As growth in developed markets stalls, Luca Paolini, chief strategist at Pictet Asset Management, said the next five years will disrupt existing approaches to asset allocation.
According to Paolini, the global economy is approaching the end of its expansion phase, tighter financial conditions, a spike in US job growth and wider output gaps all point to a recession in the coming months. years.
However, while in this environment Pictet expects equity market returns to decline, Paolini said his research shows double-digit opportunities are achievable in emerging markets and other high-risk assets in the global market. spectrum of alternatives.
“Beyond commodities, we see value in gold, infrastructure, real estate and private equity, which will require charting a new course for investors in terms of asset allocation” , did he declare.
“Emerging market equities – Chinese equities in particular – look attractive, while the potential for emerging market bond earnings growth is bolstered by what we believe is a steady appreciation in developing country currencies.”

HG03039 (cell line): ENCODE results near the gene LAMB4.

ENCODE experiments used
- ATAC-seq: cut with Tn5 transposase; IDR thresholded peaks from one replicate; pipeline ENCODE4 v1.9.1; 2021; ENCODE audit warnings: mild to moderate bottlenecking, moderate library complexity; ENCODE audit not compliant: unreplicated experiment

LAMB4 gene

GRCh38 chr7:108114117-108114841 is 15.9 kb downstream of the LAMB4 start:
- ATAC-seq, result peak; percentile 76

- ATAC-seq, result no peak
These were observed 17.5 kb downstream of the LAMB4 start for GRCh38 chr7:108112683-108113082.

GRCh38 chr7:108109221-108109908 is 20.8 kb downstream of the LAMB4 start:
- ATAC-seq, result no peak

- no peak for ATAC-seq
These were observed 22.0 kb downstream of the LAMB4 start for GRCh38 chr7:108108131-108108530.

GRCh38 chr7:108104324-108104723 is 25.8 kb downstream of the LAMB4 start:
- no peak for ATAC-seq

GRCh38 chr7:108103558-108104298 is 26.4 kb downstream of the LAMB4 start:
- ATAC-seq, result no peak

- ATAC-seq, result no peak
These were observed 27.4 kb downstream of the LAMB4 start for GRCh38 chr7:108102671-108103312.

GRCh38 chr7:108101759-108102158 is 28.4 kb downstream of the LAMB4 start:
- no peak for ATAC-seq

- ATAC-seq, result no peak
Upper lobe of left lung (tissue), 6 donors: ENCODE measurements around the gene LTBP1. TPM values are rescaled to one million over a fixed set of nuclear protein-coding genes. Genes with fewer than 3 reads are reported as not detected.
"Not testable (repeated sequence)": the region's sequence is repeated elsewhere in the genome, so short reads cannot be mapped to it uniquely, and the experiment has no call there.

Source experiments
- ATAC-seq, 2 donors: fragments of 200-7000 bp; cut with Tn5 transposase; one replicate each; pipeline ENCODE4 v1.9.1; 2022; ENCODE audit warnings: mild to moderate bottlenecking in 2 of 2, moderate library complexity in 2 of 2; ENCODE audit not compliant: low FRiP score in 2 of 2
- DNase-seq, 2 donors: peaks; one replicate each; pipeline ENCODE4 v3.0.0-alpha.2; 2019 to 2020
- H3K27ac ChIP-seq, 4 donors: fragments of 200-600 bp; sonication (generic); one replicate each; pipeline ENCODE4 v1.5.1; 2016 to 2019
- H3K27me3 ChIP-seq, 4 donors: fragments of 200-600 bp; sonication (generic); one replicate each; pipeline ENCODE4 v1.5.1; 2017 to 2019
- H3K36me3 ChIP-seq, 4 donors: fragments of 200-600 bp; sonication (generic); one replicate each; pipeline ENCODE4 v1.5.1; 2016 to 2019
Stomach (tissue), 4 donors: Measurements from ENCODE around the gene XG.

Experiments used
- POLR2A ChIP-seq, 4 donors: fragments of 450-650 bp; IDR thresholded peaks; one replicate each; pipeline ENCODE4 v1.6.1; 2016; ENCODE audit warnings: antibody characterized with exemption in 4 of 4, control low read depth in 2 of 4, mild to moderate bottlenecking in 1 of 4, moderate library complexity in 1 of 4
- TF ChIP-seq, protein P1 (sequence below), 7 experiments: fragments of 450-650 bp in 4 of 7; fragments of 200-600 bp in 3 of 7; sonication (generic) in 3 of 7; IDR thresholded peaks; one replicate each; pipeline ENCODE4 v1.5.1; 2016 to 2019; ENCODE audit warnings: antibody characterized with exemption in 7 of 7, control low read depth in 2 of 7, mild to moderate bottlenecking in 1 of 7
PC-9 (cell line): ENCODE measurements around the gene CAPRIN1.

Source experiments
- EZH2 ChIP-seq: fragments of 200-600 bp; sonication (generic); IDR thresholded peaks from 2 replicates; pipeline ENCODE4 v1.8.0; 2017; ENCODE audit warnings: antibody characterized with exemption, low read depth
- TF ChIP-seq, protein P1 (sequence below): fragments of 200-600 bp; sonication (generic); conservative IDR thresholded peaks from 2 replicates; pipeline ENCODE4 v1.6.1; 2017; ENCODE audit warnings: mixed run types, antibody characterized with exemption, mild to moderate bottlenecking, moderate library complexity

As investors increasingly seek returns above inflation, Paolini said that over the next five years, commodities outside the energy complex could prove fruitful.
“Our analysis shows that real estate and private equity are each expected to outperform developed market equities over our five-year forecast horizon, which would boost a portfolio’s return, while gold and infrastructure would help diversify its sources of risk,” he said.
As for the outlook for developed markets, Paolini said they will face squeezed corporate profit margins going forward.
“With rising wages and commodity prices, tighter regulations that increase the costs of doing business, and the prospect of higher corporate taxes, we expect margins to decline across the board. major markets,” he said.
“Outside the US, developed market fixed income yields will fall below inflation over the next five years.”
As inflation continues to hit new highs, Paolini said Pictet is confident the surge seen this year will prove short-lived overall.
However, he added that higher earnings volatility will persist between 2% and 3% across much of the developed world.
“As the supply bottlenecks caused by Covid begin to unblock and the impact on commodity prices from Russia’s invasion of Ukraine begins to fade, price pressures will dissipate,” he said.